Hannah Altman – Rowing to Bench-Press Success
The latissimus dorsi (lats) is the primary muscle that is used for the pulling motion, such as in rows. It acts mainly as a shoulder extender but plays important secondary functions as an internal rotator, adductor, and horizontal extender.
Though these muscles are not the most important part of a bench, they do lay the foundation for a strong bench.
When you are bench-pressing you are in internal rotation. Along with this, you will be in a position of internal rotation, shoulder flexion, shoulder abduction, and horizontal flexion. Strong lats are important when it comes to raw bench particularly for lightweight female lifters.
This is because strong lats will allow you to press against the bench to help grind the bar back up. This being said, lats are even more important when it comes to equipped benching, which we will touch upon another time.
A successful bench press means being able to control the eccentric phase of the bench, which is essentially rowing the bar into the chest.
This is the result of being able to control the movement in your upper back. Being unable to do so is what often keeps a lifter’s bench from progressing, as you need to be able to control this motion. As well, you can’t allow this motion to be so slow that it leaves you fatigued; leaving you unable to press the bar back up.
What Are The Main Muscles Used In The Bench-Press?
With regards to bench-press, the main muscles you will be using are the agonists located in the chest, triceps, and shoulders. When we think about the bench-press these are the muscle groups we often want to focus on building. We often forget about the antagonist which, in bench, is primarily in the upper back and the lats. These are responsible for the downward movement (row) that happens during the bench-press action.
To summarize, using the back to help row the bar into your chest will mean that the body will produce an effect like a spring-loaded device. This is why equip bench, once one learns how to control it, is stronger than raw bench. And, this is because the muscles can throw the weight back up as soon as the muscles release into the press phase. This allows the agonist muscles to unload maximal amounts of torque.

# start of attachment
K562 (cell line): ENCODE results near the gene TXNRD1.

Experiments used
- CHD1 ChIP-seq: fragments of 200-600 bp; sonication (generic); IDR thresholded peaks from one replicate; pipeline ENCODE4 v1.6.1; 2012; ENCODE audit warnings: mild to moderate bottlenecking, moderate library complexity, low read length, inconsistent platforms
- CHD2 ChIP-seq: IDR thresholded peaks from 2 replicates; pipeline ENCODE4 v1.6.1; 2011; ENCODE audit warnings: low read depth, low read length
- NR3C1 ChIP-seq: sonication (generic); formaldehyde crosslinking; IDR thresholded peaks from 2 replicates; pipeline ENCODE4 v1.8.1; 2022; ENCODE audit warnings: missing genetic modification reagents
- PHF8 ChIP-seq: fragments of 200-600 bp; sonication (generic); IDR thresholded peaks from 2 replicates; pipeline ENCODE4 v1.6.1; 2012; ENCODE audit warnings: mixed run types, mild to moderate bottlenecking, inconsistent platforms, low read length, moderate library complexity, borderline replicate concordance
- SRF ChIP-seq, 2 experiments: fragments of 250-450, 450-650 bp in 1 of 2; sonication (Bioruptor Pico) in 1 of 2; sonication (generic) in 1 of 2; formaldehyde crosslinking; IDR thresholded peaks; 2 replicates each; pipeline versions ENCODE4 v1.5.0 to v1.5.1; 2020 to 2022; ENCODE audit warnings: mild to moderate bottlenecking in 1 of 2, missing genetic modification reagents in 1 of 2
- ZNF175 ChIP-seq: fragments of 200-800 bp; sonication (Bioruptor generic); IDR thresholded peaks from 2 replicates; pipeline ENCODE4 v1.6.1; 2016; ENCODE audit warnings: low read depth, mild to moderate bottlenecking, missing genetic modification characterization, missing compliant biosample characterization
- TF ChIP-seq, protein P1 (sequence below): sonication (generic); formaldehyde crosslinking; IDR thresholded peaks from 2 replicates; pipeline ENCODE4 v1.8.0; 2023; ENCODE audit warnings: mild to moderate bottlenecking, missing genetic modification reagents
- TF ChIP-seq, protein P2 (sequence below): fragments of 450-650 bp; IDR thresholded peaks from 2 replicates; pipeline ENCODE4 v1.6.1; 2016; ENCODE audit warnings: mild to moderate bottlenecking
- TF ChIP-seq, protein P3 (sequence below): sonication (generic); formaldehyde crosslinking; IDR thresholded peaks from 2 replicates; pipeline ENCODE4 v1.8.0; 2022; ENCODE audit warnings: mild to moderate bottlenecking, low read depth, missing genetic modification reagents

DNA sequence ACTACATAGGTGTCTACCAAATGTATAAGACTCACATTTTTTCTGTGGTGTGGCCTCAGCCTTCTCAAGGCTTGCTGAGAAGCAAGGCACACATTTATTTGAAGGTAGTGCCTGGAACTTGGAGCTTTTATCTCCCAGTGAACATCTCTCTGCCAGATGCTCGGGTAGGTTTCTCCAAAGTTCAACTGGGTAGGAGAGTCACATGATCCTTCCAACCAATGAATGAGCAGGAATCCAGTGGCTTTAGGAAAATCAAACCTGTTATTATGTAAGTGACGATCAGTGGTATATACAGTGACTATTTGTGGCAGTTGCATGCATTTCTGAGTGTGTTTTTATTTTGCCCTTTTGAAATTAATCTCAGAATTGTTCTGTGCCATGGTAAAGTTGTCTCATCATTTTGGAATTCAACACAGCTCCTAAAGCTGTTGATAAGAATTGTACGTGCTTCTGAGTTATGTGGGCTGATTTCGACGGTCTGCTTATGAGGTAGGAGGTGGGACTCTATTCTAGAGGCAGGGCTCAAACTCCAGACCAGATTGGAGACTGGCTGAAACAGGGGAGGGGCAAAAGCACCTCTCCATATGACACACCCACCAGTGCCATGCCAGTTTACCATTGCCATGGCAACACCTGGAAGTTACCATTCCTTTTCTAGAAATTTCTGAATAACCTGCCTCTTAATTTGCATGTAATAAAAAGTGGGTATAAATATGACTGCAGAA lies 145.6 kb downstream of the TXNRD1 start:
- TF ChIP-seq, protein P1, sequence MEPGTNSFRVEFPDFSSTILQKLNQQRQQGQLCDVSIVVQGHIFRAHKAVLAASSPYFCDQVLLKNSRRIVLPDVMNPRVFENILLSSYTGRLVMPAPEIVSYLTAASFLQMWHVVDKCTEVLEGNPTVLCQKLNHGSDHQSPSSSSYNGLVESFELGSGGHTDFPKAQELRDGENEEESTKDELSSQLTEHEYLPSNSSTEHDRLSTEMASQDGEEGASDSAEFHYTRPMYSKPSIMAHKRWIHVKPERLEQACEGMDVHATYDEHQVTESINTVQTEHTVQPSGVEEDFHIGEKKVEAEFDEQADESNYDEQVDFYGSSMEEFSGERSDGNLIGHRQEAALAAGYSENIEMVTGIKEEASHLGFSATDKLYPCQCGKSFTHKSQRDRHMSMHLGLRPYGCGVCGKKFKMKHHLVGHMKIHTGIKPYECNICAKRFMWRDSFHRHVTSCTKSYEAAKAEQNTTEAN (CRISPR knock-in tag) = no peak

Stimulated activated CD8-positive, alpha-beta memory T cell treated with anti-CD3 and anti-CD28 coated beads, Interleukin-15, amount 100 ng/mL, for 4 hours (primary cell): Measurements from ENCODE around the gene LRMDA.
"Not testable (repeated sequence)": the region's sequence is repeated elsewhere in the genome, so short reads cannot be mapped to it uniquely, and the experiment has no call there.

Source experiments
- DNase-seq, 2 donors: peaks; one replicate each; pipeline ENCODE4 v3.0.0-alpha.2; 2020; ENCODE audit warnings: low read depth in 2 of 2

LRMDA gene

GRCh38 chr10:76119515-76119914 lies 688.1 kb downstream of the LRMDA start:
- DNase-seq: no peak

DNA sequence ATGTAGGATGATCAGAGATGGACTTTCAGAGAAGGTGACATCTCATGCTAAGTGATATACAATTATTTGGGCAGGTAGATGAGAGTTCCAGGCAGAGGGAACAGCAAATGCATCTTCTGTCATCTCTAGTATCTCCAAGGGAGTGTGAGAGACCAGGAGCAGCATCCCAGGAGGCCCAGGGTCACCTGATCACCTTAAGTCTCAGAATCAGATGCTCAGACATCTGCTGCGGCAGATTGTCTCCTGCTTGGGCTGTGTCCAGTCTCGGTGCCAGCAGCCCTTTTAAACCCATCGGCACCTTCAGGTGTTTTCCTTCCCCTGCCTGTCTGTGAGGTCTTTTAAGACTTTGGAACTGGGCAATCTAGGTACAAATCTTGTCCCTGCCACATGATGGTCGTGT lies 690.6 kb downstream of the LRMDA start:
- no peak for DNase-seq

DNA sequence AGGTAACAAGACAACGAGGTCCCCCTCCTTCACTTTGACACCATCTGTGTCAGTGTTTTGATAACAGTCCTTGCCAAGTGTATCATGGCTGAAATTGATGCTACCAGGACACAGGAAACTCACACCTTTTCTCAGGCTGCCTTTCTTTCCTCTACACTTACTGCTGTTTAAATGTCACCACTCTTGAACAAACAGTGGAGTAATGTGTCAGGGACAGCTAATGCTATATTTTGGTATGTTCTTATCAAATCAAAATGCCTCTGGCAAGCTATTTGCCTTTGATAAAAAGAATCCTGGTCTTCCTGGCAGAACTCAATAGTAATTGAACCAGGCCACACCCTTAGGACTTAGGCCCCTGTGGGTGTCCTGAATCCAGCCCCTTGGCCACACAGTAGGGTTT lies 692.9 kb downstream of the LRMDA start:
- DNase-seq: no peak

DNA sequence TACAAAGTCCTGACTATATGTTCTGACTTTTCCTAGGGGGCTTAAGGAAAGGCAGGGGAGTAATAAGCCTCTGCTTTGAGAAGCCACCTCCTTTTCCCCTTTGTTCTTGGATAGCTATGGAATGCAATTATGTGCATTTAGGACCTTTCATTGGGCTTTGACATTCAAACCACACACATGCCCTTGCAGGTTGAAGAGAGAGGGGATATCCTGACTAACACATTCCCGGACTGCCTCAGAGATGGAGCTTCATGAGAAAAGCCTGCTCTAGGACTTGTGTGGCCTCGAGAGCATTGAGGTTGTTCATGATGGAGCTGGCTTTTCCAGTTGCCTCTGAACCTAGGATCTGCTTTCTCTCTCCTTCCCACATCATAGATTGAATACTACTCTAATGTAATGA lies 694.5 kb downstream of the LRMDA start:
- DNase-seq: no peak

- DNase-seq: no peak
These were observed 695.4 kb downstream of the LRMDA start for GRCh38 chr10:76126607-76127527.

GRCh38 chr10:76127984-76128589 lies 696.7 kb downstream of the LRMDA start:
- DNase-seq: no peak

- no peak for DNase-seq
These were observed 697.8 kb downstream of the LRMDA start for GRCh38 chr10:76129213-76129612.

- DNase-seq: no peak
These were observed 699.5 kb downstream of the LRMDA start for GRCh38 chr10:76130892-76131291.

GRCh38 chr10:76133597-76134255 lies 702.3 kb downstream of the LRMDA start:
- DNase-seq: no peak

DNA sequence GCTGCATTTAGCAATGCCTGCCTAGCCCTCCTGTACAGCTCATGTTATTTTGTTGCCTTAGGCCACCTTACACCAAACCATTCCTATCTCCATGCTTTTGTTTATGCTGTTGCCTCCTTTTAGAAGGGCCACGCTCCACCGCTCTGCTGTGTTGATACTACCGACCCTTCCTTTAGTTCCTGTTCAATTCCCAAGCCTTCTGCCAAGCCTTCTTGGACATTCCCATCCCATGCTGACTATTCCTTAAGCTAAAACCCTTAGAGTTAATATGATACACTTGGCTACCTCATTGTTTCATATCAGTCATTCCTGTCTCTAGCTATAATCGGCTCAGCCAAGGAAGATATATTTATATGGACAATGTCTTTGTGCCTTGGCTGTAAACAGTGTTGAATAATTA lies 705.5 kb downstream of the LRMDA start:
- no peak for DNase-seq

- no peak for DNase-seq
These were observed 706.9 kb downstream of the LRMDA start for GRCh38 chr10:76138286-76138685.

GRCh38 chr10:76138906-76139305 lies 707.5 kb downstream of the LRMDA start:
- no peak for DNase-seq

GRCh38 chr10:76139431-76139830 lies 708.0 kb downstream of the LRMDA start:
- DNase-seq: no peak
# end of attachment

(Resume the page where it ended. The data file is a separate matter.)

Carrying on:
What Accessory Exercises Build A Better Bench-Press?
Accessory exercises that build lats are crucial to bench-press past a certain point. Rows are one of the best exercises you can do for your lats. And, when it comes to rows, the stricter the better. Being stricter means that you can’t use the momentum from the body to cheat the movement. For example, one can do pull-ups and chin-ups with no cross fit movements. If those are a bit of a challenge you can use a band for assistance or ask your training partner to help you. You can also jump into them and control them down etc. One can also do landmine rows and lat pulldowns to name a few other appropriate exercises. Another key to success rests with warming up the lats with a band to get them firing before you start training.
Remember, the bench-press is more than the press. There are two sides to all stories. Remember the row in your bench, it is not just all about the press.
Next year we will look at the press in bench-press and trust me when I say, it is all about the chest.
About the Author:
Hannah Altman is a qualified exercise scientist BHS| BCOM | MPHIL and Strength Coach Fitrec, a Pilates instructor and Nutrition Coach PN1 Elemental L2, focusing on injury prevention for strength athletes. She is currently studying for her doctorate at Queensland University of Technology.
She holds multiple junior bench-press records, the current one being 95kg and has a top bench-press of 103kg at 69kg body weight. She is ranked in the top 20 in Australia based on Wilks in all three lifts and in Bench-Press.
She is currently coaches out of Iron Underground in Albion, Brisbane and online.
To book a complementary session; to get a 10% discount for rehab, prehab or just performance and to increase your bench, choose from the options below. Contact Hannah on 0452285271.